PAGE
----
Dec. 5, 2011 – Oklahoma City, OK. The widows of two African Presidents slain in the 1994 missile attack on the Presidential plane that triggered the “Rwanda genocide,” filed notice with the 10th Circuit Federal Court of Appeals challenging “head-of-state” immunity granted to the current President of Rwanda, by the Obama administration in Habyarimana v. Kagame.
Kagame has been indicted for the murders of the Presidents in France and Spain. On October 1, Kagame’s former Chief of Staff issued a public statement admitting his knowledge of Kagame’s role in the assassination of the two Presidents and the cover-up, assisted by the ruling party and its supporters in the U.S government.
The top UN Prosecutor Carla Del Ponte’s memoir states she was fired by the U.S. in 2003 when she publicly announced she had the evidence to prosecute Kagame and the RPF for “Rwanda genocide” crimes. A District Court in Oklahoma City dismissed the wrongful death lawsuit against Kagame for the assassination of Rwandan President Juvenal Habyarimana and Burundian President Cyprien Ntaryamira after the Obama administration claimed that “head-of-state” immunity applies to acts Mr. Kagame allegedly committed as a private citizen, not related to any government policy, which occurred long before he became Rwandan head-of state.
The Supreme Court has already established in Clinton v. Jones, 520 U.S.681 (1997) that U.S. Presidents may not claim immunity for acts committed before becoming head-of-state. In June 2010, the Supreme Court held in Samantar v. Yousuf, 130S.Ct.2278 (2010) that individual immunity is derived from the sovereign immunity of the state, and individuals may only claim immunity for acts committed in on behalf of a government, when acting in an official capacity.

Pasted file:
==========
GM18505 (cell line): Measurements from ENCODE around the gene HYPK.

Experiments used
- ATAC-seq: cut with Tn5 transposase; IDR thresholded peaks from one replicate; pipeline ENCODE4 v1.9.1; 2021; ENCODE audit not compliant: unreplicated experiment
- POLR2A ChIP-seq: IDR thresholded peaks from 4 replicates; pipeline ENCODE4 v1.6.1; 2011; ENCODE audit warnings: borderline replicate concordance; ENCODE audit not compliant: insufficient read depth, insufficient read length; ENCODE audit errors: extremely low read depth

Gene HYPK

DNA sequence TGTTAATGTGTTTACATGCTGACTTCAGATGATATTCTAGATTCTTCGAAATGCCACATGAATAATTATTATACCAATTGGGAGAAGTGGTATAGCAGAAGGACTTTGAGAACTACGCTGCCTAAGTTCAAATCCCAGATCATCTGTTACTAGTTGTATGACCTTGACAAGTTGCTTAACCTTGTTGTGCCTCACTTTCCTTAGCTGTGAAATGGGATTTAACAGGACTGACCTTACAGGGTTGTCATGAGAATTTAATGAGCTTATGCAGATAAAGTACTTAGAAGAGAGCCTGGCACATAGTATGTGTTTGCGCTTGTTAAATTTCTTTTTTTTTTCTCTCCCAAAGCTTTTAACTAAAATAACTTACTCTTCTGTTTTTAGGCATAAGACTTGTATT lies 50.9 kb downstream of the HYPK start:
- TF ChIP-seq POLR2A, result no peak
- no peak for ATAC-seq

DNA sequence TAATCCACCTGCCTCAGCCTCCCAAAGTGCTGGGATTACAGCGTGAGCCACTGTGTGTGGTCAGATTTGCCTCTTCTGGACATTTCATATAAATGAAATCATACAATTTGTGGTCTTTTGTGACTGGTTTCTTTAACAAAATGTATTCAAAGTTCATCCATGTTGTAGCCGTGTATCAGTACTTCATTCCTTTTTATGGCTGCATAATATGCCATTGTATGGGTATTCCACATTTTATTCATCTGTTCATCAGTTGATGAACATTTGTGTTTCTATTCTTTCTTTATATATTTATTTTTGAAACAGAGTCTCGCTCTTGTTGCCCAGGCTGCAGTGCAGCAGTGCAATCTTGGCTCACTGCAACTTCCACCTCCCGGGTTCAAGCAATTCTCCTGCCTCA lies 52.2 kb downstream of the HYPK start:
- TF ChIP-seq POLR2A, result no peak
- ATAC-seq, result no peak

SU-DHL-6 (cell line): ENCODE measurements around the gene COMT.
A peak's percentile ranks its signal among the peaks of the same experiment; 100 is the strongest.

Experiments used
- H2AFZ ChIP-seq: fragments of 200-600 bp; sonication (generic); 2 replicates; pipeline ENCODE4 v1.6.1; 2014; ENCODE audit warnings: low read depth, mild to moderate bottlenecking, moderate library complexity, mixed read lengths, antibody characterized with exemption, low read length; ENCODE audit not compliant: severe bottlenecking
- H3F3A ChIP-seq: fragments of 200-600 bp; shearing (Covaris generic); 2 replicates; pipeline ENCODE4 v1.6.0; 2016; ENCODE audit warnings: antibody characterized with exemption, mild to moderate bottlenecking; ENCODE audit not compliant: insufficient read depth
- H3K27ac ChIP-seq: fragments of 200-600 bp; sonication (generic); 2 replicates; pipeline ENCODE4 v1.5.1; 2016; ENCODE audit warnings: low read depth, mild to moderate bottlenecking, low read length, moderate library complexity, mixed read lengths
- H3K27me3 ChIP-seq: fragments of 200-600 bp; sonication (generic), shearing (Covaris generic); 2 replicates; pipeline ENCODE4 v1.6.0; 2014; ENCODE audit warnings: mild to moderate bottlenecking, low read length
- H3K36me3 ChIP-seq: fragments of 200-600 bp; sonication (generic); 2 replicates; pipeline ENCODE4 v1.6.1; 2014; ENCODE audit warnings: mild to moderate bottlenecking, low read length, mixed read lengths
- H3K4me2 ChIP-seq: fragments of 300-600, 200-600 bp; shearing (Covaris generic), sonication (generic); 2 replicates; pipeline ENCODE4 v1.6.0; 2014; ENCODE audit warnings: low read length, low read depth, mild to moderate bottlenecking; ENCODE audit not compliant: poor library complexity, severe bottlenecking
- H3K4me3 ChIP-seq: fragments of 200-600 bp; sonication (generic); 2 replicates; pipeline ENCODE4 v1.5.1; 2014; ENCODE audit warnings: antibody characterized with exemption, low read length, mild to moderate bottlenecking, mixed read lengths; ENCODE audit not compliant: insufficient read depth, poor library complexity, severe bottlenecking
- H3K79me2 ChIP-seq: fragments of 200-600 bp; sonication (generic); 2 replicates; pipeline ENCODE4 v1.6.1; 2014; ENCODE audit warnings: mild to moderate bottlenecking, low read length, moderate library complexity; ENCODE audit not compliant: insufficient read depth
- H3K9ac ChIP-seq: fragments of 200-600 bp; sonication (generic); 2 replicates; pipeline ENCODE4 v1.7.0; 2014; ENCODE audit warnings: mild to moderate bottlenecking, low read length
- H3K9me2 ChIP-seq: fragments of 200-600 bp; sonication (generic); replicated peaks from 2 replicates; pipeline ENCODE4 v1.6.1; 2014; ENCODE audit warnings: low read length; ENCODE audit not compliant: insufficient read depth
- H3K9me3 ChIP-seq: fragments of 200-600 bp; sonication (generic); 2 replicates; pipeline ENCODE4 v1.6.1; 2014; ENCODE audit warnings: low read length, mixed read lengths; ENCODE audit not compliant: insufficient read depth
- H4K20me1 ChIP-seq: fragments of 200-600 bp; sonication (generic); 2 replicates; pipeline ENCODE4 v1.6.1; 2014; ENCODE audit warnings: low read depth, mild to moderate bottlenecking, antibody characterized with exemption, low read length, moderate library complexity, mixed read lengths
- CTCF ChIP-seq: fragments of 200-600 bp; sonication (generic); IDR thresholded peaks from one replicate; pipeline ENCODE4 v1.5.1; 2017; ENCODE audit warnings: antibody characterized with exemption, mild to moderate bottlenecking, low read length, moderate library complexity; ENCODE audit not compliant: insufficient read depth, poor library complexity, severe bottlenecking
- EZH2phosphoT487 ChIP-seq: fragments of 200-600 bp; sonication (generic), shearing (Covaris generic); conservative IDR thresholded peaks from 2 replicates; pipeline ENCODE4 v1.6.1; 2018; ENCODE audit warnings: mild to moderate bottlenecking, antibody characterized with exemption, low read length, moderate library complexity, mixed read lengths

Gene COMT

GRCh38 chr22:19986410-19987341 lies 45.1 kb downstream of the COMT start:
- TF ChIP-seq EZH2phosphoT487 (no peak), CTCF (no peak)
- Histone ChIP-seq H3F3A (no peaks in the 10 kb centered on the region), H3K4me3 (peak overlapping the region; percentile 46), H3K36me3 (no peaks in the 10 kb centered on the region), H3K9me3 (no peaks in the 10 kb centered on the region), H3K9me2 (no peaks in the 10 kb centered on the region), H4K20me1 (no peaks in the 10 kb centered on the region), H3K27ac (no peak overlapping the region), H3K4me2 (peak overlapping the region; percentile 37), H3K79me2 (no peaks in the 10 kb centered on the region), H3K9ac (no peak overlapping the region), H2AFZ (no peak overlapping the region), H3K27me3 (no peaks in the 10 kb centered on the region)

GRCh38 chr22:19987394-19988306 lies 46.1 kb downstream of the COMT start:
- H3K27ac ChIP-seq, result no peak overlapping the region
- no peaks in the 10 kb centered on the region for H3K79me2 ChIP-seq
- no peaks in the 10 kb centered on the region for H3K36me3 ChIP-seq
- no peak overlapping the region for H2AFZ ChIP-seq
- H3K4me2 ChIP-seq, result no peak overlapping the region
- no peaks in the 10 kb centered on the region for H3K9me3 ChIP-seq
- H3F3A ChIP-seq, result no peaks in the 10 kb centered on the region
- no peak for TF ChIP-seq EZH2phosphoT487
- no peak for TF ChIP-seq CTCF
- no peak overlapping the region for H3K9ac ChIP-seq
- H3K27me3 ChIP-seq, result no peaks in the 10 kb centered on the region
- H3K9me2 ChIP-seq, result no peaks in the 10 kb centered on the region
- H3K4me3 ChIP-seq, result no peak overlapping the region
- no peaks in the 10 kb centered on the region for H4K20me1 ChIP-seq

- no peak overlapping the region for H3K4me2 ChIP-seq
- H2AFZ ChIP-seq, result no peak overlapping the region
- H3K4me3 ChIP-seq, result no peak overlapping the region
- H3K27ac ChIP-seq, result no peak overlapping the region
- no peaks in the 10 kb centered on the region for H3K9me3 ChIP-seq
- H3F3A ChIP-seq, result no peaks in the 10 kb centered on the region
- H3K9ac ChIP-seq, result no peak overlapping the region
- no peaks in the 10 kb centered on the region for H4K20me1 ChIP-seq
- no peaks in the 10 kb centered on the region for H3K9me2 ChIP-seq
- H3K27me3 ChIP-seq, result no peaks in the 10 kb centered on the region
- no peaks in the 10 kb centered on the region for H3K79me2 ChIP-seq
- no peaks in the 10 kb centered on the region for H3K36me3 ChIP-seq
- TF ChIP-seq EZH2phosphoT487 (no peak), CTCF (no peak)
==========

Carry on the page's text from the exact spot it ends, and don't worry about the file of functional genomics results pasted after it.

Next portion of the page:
According to Prof. Peter Erlinder (IHLI Director and co-Counsel on appeal with John Zelbst, Esq. of Lawton, Oklahoma): “Whether Mr. Obama has the power to grant an expansive immunity from suit in U.S. courts to a foreign head-of-state, that Mr. Obama could not claim for himself; nor could be claimed by the Mr. Kagame, is aquestion of first impression that raises a basic separation of powers question: does the Supreme Court or the Executive Branch ultimately decide the scope of immunity from suit in Article III courts? It is a question the Supreme Court will eventually have to decide.”
Oral argument is requested, a briefing schedule will be set by the Court.
Erlinder is Professor of Constitutional Criminal Law and International Humanitarian Law at Wm. Mitchell College of Law, U.S. Supreme Court Chief Justice Warren Burger’s Minnesota alma mater. Erlinder is also Lead Defense Counsel in the Military-1 trial at the UN Tribunal for Rwanda, the case in which found four former top military leaders were acquitted of conspiring or planning to commit genocide or any other crimes, and the highest ranking defendant was acquitted of all charges, in December 2008. Erlinder is also President of ICTR-ADAD (Association des Avocats de la Defense), past-President of the National Lawyers Guild, NY, NY and Director of the International Humanitarian Law Institute, St. Paul, MN.
Carla Del Ponte is a former Chief Prosecutor of two United Nations international criminal law tribunals. A former Swiss attorney general, she was appointed prosecutor for the International Criminal Tribunal for the former Yugoslavia (ICTY) and the International Criminal Tribunal for Rwanda (ICTR) in August 1999..